Denmark announces $4.4 million contribution to boost humanitarian mine action response in Iraq and Syria
New York. 7 March 2016. Denmark has announced a contribution of USD 4.4 million (DKK 30 million) to the United Nations Voluntary Trust Fund for Assistance in Mine Action. This contribution will support the United Nations Mine Action Service (UNMAS) humanitarian mine action response in Syria and Iraq, where landmines and other explosive hazards pose a deadly threat to civilians and inhibit access for other humanitarian actors.
Kristian Jensen, Minister for Foreign Affairs, said, “This contribution reflects our strong and consistent support for the United Nations in its delivery and coordination of mine action. Mine action is a vital component of humanitarian response in conflict and post-conflict settings for protection of civilians and safe access for other humanitarian actors. We call upon others to follow our lead and increase support to mine action to protect the civilians who are bearing the brunt of protracted armed conflict in many countries.”
In Syria, UNMAS is working from the United Nations humanitarian base in Gaziantep, southern Turkey to deliver life-saving mine action in extremely challenging circumstances. In Kobane, 14 tonnes of dangerous explosive remnants of war were destroyed by partners to enable the safe reconstruction of vital infrastructure, including three schools and a hospital. To date, six teams of Syrians have been trained in explosive ordnance disposal and a further six in explosive hazard risk education techniques. Risk education has been delivered to over 18,000 civilians across Syria and 166 humanitarian workers.
The UNMAS team is pioneering creative approaches such as training Syrian NGOs in non-explosive methods to destroy explosive remnants of war, including the use of pyro-technic torches. Sarah Marshall, Programme Manager, UNMAS Syria Response, said: “We are extremely grateful for this contribution from Denmark. Despite the difficult circumstances, we can make a difference in Syria now. We can respect humanitarian principles and undertake quality life- saving interventions. We can also be the bridge between humanitarian and stabilisation activities. We should not wait for the conflict to be over before we act.”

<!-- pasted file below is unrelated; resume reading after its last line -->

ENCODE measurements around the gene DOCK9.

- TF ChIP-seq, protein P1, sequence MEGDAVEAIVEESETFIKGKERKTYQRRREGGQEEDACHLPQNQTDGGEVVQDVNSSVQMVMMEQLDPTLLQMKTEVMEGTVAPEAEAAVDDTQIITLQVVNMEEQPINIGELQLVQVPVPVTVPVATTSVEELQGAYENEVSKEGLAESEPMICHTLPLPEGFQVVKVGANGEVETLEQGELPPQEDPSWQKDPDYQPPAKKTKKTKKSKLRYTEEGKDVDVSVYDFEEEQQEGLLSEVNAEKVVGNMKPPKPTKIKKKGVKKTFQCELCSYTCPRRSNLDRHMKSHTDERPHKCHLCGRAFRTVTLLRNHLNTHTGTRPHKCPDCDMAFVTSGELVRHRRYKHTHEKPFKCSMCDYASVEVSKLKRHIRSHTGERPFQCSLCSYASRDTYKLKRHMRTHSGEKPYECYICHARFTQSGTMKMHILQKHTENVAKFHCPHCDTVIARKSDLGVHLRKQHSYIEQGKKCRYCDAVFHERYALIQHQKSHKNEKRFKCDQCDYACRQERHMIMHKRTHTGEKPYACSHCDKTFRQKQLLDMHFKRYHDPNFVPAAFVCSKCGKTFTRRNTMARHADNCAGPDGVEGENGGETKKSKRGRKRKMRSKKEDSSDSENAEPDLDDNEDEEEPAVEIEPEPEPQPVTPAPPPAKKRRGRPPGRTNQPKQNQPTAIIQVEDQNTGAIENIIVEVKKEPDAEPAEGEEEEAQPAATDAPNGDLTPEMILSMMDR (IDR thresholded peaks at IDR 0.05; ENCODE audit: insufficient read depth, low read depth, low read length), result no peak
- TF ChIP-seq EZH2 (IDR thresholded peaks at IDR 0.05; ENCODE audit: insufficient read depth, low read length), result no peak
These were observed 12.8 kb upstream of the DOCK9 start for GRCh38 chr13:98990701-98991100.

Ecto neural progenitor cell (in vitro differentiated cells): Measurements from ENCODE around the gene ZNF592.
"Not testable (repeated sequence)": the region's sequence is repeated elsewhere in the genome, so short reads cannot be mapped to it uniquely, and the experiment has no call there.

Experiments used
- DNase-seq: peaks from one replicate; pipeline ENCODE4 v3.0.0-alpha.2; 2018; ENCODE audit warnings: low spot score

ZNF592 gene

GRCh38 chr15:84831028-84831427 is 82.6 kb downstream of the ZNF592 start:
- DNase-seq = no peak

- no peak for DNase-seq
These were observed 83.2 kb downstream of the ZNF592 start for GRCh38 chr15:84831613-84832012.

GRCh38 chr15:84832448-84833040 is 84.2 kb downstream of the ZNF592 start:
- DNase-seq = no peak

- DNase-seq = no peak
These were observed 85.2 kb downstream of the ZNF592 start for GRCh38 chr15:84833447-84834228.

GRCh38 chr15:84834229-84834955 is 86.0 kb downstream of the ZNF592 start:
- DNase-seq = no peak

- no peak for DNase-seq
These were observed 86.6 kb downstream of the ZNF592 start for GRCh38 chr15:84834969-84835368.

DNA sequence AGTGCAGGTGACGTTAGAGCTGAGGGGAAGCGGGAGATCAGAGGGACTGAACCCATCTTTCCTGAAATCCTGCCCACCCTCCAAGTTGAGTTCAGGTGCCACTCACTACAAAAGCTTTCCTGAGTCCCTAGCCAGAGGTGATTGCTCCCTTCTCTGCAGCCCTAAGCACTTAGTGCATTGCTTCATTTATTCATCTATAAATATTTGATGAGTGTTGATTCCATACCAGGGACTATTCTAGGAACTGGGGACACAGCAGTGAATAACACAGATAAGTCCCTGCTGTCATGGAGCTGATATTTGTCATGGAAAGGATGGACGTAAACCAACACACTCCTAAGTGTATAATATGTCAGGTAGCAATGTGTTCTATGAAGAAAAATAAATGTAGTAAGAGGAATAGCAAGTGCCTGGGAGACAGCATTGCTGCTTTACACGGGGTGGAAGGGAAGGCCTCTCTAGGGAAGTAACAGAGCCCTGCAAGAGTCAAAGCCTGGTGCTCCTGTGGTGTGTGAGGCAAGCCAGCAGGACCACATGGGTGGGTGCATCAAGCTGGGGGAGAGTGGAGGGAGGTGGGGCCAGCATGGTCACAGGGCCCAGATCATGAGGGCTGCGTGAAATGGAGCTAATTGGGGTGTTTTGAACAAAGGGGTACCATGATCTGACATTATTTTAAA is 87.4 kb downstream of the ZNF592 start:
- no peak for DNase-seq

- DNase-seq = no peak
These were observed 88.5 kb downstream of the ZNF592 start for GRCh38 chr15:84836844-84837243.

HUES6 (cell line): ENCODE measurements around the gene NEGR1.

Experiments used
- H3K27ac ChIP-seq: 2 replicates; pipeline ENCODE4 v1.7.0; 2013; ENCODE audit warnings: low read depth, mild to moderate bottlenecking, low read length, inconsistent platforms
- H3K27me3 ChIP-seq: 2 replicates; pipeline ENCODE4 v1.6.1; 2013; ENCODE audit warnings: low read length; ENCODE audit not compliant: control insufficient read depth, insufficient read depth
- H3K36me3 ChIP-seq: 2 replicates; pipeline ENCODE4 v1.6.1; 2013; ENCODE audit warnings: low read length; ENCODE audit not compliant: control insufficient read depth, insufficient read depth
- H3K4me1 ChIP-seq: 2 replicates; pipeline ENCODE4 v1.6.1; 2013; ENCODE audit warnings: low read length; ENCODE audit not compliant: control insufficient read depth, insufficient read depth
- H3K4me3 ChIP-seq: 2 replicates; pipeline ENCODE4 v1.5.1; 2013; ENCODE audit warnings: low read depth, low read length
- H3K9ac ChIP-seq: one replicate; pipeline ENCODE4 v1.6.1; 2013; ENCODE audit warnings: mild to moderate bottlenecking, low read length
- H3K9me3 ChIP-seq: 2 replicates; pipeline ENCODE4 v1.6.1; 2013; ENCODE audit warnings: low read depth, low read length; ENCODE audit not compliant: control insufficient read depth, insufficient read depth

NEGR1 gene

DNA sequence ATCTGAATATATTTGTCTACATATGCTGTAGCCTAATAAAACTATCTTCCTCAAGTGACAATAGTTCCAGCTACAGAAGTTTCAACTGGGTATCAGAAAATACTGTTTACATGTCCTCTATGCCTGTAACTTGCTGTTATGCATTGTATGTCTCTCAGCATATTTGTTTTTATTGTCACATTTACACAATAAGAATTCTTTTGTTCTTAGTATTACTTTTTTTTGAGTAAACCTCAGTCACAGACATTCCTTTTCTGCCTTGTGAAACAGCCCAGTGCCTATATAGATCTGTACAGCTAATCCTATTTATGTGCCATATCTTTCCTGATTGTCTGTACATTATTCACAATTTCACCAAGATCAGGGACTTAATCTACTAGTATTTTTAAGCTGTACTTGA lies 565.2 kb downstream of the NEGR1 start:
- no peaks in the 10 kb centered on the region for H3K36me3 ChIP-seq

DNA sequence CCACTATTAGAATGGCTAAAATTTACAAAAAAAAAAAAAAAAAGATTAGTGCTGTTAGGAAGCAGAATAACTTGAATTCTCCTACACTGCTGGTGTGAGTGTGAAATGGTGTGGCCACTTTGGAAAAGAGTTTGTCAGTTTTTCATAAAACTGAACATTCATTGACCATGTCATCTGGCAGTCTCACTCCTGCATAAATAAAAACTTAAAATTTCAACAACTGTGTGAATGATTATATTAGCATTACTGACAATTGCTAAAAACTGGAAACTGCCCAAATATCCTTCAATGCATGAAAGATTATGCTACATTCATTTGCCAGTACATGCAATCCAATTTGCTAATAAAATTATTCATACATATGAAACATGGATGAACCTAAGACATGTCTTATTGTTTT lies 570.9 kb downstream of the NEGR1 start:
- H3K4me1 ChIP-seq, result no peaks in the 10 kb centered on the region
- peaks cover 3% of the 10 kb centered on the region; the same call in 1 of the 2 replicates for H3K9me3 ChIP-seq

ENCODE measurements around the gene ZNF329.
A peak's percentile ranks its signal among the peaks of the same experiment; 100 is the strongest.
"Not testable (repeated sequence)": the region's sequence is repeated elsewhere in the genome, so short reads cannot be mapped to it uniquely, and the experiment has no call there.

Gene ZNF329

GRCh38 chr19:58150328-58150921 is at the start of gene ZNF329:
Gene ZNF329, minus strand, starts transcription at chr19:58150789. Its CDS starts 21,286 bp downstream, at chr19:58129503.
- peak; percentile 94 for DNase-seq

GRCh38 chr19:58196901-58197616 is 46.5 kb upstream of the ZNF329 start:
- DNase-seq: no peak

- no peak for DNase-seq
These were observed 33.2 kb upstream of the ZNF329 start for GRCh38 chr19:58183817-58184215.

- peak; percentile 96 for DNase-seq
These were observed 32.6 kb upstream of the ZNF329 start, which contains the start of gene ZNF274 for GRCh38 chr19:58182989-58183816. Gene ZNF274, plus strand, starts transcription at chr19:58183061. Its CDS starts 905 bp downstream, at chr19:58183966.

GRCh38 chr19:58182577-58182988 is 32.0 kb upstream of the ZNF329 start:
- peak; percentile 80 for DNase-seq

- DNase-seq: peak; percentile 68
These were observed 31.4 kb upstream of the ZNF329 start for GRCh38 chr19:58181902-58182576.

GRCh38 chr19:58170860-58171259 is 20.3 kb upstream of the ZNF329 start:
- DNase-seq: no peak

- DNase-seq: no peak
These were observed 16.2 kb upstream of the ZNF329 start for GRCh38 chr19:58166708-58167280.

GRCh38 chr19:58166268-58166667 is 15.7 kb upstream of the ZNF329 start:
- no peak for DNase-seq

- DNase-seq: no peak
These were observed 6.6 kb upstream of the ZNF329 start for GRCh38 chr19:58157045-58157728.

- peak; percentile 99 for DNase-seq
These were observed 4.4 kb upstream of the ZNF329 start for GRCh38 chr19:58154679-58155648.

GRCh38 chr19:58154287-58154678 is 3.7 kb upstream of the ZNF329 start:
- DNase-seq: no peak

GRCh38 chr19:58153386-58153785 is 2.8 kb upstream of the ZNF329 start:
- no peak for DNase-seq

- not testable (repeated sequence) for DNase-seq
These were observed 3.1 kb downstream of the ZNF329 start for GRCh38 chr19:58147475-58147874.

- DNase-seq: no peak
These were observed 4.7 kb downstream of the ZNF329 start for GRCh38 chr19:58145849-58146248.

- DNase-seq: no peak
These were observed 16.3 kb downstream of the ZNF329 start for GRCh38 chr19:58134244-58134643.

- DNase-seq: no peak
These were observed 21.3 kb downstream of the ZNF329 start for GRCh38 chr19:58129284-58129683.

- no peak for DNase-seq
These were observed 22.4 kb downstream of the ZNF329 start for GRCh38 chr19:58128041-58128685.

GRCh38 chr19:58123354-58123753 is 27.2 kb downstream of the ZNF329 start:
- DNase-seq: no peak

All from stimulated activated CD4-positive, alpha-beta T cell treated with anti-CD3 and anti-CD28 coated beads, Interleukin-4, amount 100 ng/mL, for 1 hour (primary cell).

In Iraq, UNMAS is implementing a comprehensive programme to enhance national capacities to address the vast number of improvised explosive devices (IEDs) that endanger civilians in urban areas. IEDs have been extensively used by Daesh while vacating cities, such as in the case of Ramadi.
These devices, which are hidden in people’s homes and public spaces, as well as on main routes and roads, endanger returning internally displaced persons, hamper access for other humanitarian actors and inhibit efforts to stabilise areas.
Denmark has been an important partner of the United Nations in mine action for many years, providing funding and personnel in support of humanitarian mine action projects throughout the world. In line with Good Humanitarian Donorship and as requested in General Assembly resolution on Assistance in Mine Action, Denmark provides reliable, predictable and timely multi-annual contributions for humanitarian mine action.
For further information, please contact:
Public Information Officer, UNMAS